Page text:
Three things my six-year-old shows us about great writing and collaborative storytelling

Debby Elovsson  2014-03-14

For my 40thbirthday last year, my son gave me a book he’d written. It had a cover on which he’d written down the story’s title and had drawn a cover picture, and it was filled with several empty pages that he’d taped together. The idea was that we would write the story together.

While there were so many things about this gift that were great, I want to focus on the aspects of my son’s genius that demonstrated three proven storytelling tips:

1)      Write your headline first. That’s what my son did. He had an idea, and he wrote it down. I give him plus points for including a relevant picture to illustrate his idea. This should be everybody’s starting point. Take your story idea and write your title or headline first.
Pro tip: Because your headline is essential to the success of your masterpiece, be prepared to go back to it and rewrite it to ensure it’s still on target. Even better, write several draft headlines. Try for ten, and if you’re feeling ambitious go for fifty. Then pick the one that stands out.

2)      Know your audience. Check! My son knew the story was for me. And that’s what you need to do with your story – identify your audience. Once you know who the story is for, you can be personal, convey emotion, and find a strong voice with a distinct personality that speaks directly to a specific person.

3)      Gather information and facts related to the story including scenes and characters that will grab your audience’s interest. For my son’s story, my interest was captured when we sat down with our pens and pencils and talked about where the story would take place, with whom, and what would happen along the way. He drew the pictures and told the story with all the drama and plot points he could come up with. And I helped him write it all down, fascinated by the progression of the story and where it was headed. You too need to figure out which details will capture your audience’s interest.  Be compelling and ask yourself what will make your reader think, “and then what happened?”  Your story should contain action that progresses over time with some kind of destination or purpose.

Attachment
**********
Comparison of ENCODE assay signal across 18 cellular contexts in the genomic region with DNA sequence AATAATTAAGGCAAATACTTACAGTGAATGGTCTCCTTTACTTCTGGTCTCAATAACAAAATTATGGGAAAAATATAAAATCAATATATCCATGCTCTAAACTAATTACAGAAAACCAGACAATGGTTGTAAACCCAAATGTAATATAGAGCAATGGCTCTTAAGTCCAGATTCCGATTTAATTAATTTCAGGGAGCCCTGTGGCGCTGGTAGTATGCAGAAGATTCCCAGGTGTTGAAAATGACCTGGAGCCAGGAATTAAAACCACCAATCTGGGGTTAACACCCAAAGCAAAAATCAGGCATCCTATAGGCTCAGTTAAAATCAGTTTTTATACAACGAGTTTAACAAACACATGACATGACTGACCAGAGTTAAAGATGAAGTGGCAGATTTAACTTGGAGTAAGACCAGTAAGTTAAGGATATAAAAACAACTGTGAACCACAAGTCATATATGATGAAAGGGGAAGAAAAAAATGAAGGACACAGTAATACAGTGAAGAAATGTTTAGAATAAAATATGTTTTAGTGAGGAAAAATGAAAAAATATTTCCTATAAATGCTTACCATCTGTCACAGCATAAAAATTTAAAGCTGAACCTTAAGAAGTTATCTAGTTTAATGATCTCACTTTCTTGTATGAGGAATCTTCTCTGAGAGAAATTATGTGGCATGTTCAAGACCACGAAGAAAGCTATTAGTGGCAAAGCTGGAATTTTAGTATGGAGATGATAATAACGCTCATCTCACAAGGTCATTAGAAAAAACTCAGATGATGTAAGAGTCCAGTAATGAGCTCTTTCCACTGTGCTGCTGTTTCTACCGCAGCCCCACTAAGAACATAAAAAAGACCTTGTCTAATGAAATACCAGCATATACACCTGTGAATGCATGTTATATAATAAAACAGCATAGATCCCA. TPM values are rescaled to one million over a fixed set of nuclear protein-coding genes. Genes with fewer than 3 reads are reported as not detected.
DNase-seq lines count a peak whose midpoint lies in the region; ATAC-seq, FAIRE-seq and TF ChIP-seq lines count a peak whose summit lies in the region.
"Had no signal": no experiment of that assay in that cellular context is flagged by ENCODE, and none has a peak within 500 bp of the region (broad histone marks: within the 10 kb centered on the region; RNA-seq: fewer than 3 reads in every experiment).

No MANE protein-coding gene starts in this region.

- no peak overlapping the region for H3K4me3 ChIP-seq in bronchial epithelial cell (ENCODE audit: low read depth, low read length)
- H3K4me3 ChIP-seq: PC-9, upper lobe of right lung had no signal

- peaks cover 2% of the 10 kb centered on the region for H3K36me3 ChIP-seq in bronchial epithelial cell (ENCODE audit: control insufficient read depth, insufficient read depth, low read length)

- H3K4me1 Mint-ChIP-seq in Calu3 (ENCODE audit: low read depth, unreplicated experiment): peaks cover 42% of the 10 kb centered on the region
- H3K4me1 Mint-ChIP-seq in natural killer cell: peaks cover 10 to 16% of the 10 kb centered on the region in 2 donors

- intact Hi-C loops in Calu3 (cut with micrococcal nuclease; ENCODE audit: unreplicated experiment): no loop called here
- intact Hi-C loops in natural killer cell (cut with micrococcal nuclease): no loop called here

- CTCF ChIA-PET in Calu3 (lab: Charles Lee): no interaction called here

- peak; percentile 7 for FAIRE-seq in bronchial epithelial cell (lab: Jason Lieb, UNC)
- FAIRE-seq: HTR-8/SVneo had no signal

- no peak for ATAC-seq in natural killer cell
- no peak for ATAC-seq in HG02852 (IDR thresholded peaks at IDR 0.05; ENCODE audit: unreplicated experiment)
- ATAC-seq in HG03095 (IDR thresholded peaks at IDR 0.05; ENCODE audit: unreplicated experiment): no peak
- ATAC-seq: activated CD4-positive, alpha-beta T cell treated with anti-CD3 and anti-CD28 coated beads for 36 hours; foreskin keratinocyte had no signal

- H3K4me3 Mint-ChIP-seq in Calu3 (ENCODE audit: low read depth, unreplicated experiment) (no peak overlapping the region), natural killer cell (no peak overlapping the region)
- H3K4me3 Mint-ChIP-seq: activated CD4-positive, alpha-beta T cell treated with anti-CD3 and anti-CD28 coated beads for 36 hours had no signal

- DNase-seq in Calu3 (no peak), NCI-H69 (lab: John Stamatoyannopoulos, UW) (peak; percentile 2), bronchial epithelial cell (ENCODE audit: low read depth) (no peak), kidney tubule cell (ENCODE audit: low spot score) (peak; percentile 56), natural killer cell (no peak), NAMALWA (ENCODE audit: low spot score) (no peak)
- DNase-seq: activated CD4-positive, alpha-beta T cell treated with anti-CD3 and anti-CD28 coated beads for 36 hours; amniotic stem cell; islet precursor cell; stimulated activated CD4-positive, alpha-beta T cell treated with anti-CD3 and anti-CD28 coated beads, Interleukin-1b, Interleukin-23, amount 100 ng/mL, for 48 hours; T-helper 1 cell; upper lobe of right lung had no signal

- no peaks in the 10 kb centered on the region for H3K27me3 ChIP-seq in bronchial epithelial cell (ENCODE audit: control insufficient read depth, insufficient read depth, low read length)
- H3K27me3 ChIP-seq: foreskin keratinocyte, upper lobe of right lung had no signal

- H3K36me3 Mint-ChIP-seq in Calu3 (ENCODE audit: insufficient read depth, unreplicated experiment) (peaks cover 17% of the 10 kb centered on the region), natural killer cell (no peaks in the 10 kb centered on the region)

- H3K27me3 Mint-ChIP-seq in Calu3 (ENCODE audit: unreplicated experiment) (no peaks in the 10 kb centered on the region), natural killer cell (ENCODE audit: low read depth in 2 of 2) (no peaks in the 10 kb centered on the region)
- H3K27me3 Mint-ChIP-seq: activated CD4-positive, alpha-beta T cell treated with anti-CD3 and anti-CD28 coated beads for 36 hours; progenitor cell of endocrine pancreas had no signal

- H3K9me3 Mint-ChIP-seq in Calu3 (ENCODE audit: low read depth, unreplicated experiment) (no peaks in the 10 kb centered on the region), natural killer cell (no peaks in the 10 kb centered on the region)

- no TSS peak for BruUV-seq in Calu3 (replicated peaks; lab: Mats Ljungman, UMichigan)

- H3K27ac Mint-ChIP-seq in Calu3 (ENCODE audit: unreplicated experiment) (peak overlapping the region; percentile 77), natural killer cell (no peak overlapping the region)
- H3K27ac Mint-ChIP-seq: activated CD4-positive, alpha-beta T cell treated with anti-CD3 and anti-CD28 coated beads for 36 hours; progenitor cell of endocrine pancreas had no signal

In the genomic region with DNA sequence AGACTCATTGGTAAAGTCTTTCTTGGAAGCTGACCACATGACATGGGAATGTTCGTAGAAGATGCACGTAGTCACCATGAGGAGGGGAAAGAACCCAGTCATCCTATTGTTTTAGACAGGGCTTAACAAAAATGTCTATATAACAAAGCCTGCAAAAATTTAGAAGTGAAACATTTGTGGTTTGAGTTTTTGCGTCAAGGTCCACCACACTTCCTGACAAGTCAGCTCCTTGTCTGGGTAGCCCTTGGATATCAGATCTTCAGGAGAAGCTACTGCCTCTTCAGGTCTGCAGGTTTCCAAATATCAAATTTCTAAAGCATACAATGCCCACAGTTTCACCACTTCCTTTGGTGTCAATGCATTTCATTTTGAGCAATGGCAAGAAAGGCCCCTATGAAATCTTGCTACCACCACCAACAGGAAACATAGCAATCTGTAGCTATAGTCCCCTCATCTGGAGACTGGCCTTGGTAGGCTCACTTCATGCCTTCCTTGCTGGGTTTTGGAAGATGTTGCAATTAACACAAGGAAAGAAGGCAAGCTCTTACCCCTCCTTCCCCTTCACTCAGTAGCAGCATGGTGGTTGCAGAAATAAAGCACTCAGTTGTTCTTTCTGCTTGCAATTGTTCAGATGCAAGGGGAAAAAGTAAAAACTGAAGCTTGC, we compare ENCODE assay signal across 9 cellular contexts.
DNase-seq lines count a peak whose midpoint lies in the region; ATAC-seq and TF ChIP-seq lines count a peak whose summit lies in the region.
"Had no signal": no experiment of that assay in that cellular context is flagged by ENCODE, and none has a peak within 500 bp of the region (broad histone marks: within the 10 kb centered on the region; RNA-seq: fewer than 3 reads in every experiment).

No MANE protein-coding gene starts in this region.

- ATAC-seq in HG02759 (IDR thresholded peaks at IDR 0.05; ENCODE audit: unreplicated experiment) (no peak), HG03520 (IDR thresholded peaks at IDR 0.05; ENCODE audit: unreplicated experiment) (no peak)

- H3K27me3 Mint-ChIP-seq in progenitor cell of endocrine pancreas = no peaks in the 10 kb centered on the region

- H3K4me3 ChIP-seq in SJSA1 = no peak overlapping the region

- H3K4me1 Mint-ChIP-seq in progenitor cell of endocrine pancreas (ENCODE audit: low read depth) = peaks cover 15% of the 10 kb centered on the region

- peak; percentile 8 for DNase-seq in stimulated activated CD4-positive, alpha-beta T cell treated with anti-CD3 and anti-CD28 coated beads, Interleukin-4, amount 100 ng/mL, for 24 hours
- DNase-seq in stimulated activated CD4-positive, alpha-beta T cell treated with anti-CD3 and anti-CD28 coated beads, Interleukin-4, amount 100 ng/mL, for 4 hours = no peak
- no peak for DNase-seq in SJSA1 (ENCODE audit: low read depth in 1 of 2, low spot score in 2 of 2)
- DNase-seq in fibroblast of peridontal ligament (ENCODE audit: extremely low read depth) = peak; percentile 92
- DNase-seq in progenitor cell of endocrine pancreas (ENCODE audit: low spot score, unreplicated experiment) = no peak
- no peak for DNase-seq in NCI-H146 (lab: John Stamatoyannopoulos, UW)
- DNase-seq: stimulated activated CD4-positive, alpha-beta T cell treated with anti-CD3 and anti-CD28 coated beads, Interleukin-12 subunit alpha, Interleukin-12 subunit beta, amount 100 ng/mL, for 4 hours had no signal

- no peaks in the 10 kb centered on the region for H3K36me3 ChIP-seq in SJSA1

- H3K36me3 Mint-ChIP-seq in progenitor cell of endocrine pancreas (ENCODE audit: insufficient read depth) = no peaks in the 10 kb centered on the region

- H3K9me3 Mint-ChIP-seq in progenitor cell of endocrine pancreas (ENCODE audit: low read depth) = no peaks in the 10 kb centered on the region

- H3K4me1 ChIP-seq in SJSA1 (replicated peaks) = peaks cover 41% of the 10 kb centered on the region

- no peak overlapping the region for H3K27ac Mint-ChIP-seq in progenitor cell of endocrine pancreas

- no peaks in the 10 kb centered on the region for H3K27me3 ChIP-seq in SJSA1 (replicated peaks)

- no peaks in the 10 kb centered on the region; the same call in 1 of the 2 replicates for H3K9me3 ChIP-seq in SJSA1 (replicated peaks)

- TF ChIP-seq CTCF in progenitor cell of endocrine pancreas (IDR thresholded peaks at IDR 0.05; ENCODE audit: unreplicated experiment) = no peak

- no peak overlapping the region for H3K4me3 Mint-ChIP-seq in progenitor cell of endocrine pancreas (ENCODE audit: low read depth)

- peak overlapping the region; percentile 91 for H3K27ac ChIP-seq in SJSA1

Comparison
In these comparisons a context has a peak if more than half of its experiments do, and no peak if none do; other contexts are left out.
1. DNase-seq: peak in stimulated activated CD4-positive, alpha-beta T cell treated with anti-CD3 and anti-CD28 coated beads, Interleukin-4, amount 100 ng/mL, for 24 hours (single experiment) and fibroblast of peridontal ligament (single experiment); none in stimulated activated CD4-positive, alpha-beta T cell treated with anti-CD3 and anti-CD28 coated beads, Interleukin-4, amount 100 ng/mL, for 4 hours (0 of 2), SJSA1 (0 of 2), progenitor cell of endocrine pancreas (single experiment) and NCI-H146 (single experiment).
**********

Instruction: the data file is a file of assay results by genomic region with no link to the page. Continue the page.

Remember, not everybody can write and even fewer can write a good story well.  What everybody does have is a story to tell, and sometimes all we need is a good writer to help us tell it. Think about that for a moment. You don’t have to write your story alone. There’s power and beauty in writing a story together, collaborative storytelling.

Case in point, I was picking up my son the other day when my attention was directed to a storybook he and some classmates had created. Each child had a page of the book to write and illustrate. The result was beyond impressive – it was downright inspired. There was plot, setting, characters, point of view, atmosphere and conflict (the story was about a boy and girl who were out on a picnic in the woods when they got lost and chased by a dinosaur). Now imagine putting your own storytelling efforts through similar exercises and what that could yield. Your content marketing and content strategy will thank you. If you want even more storytelling tips, check these out:

22 Storytelling Tips For Writers From A Pixar Storyboard Artist

Timeless Advice on Writing from Famous Authors

Debby Elovsson

Debby Elovsson is group manager for writers, social media experts and subeditors as well as account director for various customer accounts. She has a broad background in content planning and content production since 1996. Previous experience includes roles as internal communication manager, PR-responsible, editor, copywriter, writer, subeditor and webmaster.

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